physics;L ighting the way to the future
1.Read Technical Note 11.1, Lighting the Way to the Future, attached above. Answer the questions a to d.
2.What is your assessment of Chinas approach to building efficiency, described in this weeks material? Is it a model that is workable for the U.S.? Is such an approach
desirable for the U.S., in your opinion? .
3. The setting of CAF standards sets goals for auto manufacturers. Has this been a successful program, in your view? Explain your answer. Compare this approach to
reducing fuel consumption to one in which a tax is added to gasoline purchased at the pump.
11.1 Technical Note: L ighting the way to the future
The Building Technology Program of the Energy Efficiciency and Renewable Energy Agency (EERE) has made lighting one of the R& D programs it sponsors
http://apps1.eereeneray.gov/buildingsipublications/pdfs/corporatellmc voltpdf The question addressed in this note is: “How much difference can lighting make to the
reduction of energy consumption?”
Let’s begin by first considering the question: What is the amount of energy, expressed in barrels of oil equivalent (boe), consumed in providing lighting in the U.S.?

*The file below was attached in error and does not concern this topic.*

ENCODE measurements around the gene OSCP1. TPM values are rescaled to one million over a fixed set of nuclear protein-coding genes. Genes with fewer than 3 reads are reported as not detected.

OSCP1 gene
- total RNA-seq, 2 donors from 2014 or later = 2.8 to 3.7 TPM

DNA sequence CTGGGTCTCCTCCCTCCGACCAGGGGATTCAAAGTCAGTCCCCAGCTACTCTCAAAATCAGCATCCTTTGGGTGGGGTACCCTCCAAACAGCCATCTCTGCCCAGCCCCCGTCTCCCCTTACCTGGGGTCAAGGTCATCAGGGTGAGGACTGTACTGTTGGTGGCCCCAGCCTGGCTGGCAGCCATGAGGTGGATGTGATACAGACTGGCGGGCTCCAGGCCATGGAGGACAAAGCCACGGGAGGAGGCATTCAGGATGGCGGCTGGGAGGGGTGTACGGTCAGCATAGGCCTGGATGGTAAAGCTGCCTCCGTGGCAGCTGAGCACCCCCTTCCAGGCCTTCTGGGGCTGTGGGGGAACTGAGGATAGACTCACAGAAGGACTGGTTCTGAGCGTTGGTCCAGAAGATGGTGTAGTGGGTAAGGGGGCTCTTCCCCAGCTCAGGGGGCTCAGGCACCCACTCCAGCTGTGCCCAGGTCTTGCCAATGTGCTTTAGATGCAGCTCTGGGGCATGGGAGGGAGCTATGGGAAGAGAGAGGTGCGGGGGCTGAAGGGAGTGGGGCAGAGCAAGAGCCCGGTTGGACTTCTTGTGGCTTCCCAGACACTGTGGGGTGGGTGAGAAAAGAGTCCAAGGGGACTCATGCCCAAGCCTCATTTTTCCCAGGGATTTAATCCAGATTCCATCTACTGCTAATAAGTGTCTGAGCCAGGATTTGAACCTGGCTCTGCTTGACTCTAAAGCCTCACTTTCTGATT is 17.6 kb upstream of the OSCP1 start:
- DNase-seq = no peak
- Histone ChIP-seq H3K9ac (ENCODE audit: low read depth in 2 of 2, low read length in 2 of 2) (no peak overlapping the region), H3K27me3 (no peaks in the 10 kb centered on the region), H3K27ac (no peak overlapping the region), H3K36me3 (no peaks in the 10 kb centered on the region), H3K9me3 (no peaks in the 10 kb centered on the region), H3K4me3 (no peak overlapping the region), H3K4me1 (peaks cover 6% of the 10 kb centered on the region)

1. According to the information on the EERE posting, 22% of the U.S annual electrical energy consumption isfor lighting. The amount of energy is 8.2 Quads, (1.0 Quad =
1015 BTU). This is in agreement with the information given in the I nter national Energy Agency (I EA).
2. Assume that the electrical energy is provided by a power plant operating at an efficiency of 30% . The amount of energy that must be provided by a primary source is
then equal to E = 8.2Quads’0.30 = 27.3 Quads That is, 27.3 Quads of energy is required asfeedstock in a power plant to provide the energy for lighting.
3. Expressthe 27.3 Quads in units of million barrels of oil equivalent (M boe). A units conversion is 1.0 Quad => 181 M boe.
Using the above information, answer the following questions
a. What isthe energy for lighting, expressed in units of M boe?
b. If the energy was actually being supplied by oil—it is not, of course– what would its cost beat the current price level of a barrel of oil?
c. What isthe annual cost of the energy for lighting to the rate payers of the electrical energy? (Assume a rate of $0.12/kW h.) Note: 1.0 Quad = 2.93 x 1011 kWh.
d. I s a saving of 50% of the lighting energy a reasonably achievable goal? Is it worth the trouble?
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